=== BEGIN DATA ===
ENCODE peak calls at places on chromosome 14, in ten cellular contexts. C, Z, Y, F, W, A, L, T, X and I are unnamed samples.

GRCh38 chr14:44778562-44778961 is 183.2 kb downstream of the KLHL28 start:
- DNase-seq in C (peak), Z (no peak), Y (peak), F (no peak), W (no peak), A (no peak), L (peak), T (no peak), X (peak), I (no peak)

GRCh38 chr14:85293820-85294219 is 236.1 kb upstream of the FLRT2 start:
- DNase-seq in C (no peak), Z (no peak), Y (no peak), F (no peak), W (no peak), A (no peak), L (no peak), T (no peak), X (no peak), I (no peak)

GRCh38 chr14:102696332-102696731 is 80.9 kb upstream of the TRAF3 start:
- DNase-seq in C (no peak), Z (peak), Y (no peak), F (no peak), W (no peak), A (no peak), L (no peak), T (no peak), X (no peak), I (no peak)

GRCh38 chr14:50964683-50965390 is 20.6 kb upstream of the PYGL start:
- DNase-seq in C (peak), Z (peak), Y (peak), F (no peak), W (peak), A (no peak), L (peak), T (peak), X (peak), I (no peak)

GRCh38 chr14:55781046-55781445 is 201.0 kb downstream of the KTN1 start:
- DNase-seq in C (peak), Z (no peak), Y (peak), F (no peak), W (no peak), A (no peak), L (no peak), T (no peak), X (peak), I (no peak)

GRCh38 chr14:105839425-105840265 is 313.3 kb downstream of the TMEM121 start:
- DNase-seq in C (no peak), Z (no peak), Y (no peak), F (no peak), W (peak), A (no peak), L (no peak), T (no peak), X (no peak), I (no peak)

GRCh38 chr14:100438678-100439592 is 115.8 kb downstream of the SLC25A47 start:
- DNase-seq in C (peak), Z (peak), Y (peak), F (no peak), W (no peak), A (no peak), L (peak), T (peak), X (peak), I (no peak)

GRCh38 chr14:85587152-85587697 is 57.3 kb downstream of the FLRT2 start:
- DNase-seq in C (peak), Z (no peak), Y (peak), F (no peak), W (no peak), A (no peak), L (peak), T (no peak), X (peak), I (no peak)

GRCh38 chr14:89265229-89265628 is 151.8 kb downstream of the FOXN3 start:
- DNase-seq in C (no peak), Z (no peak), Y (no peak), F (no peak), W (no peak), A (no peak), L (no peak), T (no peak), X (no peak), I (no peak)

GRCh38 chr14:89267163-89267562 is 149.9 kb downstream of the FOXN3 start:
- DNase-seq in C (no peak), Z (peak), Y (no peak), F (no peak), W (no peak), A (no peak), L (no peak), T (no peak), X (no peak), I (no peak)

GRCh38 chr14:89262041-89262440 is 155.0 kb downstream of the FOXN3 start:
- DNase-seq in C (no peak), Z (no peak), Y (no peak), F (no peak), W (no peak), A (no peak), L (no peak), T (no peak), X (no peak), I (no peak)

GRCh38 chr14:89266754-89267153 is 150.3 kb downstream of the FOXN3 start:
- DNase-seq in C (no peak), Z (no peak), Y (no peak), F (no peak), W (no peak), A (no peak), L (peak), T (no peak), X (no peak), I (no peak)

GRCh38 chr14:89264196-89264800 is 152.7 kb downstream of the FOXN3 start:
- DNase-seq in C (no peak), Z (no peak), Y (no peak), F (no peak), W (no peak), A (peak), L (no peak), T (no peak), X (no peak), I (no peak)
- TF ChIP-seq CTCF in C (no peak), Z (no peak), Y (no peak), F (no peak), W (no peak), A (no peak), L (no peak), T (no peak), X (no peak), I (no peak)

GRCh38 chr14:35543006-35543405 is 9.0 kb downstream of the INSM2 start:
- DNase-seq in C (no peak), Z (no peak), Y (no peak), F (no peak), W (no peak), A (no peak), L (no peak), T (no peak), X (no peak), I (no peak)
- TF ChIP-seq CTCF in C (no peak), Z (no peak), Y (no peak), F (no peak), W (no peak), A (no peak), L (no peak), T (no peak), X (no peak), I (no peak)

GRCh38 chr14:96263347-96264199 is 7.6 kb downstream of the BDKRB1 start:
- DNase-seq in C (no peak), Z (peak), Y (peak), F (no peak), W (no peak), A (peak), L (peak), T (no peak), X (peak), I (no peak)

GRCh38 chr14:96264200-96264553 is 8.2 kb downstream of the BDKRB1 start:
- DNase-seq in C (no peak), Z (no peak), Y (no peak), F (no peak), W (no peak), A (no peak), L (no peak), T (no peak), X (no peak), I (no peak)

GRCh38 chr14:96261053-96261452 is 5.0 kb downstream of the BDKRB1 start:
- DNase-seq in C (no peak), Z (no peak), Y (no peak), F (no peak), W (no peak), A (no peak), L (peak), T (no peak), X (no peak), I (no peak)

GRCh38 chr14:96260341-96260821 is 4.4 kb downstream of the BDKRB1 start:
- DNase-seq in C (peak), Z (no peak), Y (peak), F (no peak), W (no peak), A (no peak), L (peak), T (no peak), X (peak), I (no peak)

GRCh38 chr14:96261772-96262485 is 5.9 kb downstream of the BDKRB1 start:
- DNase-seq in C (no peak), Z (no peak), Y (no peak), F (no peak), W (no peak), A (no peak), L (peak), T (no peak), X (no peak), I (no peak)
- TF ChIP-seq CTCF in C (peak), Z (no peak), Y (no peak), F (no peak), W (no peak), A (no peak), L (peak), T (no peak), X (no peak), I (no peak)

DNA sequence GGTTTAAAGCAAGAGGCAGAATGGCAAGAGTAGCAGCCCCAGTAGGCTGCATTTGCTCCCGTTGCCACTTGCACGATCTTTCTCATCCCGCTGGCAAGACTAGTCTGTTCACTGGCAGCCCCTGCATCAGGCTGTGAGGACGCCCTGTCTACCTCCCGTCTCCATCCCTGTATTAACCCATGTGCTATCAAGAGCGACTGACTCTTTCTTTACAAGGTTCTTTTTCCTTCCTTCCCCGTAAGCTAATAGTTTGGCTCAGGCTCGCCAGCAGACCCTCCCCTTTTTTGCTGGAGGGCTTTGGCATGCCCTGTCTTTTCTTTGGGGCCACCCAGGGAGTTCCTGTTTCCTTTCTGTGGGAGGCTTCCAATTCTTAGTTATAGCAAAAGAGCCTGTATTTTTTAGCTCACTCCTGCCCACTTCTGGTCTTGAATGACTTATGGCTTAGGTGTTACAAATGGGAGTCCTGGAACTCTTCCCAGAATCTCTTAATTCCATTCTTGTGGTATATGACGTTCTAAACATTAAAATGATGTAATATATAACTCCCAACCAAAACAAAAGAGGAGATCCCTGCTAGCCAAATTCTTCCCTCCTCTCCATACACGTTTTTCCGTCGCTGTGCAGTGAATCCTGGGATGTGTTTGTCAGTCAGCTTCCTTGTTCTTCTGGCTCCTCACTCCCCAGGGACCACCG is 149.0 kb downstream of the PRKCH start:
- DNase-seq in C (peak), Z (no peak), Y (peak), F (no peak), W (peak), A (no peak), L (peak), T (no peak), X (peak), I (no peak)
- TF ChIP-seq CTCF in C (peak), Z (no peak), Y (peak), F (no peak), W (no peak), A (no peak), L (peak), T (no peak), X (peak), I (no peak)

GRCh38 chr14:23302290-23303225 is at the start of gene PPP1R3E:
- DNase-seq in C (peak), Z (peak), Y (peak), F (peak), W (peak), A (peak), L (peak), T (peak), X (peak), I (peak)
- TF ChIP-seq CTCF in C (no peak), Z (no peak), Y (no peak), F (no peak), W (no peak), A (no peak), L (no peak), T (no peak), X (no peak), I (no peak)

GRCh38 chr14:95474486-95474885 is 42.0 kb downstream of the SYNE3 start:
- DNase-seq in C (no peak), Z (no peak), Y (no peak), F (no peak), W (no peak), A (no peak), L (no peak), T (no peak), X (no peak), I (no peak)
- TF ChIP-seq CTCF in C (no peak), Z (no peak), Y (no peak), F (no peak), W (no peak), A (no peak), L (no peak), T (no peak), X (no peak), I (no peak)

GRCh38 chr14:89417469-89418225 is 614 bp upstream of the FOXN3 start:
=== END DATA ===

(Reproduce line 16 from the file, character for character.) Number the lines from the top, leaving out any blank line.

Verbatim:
GRCh38 chr14:85587152-85587697 is 57.3 kb downstream of the FLRT2 start: